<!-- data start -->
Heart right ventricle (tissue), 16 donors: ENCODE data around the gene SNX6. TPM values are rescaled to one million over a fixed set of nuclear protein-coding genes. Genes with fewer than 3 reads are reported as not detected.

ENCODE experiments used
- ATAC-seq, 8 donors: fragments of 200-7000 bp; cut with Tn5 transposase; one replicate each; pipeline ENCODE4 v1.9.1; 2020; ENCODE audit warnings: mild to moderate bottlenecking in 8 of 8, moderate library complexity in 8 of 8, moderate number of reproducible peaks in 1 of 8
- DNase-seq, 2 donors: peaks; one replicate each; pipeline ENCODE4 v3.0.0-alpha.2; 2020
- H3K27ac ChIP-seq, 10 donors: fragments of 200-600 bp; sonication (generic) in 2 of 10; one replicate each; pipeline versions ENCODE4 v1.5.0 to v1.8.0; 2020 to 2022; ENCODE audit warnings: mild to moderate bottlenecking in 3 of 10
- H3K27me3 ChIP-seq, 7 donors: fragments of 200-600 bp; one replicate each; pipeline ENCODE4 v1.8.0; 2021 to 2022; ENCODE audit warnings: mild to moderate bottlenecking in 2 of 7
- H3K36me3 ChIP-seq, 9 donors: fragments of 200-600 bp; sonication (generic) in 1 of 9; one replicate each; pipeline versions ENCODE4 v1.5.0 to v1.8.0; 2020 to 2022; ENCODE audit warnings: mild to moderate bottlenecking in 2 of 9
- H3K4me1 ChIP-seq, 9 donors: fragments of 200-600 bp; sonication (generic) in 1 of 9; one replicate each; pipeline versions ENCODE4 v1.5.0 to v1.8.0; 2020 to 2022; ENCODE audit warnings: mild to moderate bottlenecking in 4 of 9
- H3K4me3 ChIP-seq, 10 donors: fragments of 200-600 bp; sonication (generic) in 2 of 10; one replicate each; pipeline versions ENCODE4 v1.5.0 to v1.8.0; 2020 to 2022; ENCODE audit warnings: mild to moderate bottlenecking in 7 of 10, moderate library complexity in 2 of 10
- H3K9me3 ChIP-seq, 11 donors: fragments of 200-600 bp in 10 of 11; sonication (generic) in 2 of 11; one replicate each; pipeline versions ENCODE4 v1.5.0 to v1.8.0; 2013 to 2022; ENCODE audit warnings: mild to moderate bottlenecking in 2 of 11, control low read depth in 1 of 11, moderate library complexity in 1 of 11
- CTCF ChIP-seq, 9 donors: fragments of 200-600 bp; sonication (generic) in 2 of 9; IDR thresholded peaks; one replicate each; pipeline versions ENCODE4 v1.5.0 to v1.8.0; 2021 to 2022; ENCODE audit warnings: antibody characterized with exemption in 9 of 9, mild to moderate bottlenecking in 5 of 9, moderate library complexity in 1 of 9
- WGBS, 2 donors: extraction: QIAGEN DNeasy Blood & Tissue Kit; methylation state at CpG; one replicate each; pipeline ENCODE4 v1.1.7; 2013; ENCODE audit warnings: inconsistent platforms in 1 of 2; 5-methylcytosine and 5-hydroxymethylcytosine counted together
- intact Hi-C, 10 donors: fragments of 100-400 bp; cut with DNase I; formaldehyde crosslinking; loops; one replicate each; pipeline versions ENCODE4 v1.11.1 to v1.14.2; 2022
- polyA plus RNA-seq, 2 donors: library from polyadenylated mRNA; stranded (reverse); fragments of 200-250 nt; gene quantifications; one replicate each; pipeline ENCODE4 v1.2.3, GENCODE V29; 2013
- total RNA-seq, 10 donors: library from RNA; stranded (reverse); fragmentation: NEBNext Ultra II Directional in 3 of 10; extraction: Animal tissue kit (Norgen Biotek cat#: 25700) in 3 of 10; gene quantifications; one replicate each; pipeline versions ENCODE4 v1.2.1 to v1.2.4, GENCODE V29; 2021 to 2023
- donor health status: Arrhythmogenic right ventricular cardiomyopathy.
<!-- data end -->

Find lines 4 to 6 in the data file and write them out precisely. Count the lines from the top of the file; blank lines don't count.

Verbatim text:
- DNase-seq, 2 donors: peaks; one replicate each; pipeline ENCODE4 v3.0.0-alpha.2; 2020
- H3K27ac ChIP-seq, 10 donors: fragments of 200-600 bp; sonication (generic) in 2 of 10; one replicate each; pipeline versions ENCODE4 v1.5.0 to v1.8.0; 2020 to 2022; ENCODE audit warnings: mild to moderate bottlenecking in 3 of 10
- H3K27me3 ChIP-seq, 7 donors: fragments of 200-600 bp; one replicate each; pipeline ENCODE4 v1.8.0; 2021 to 2022; ENCODE audit warnings: mild to moderate bottlenecking in 2 of 7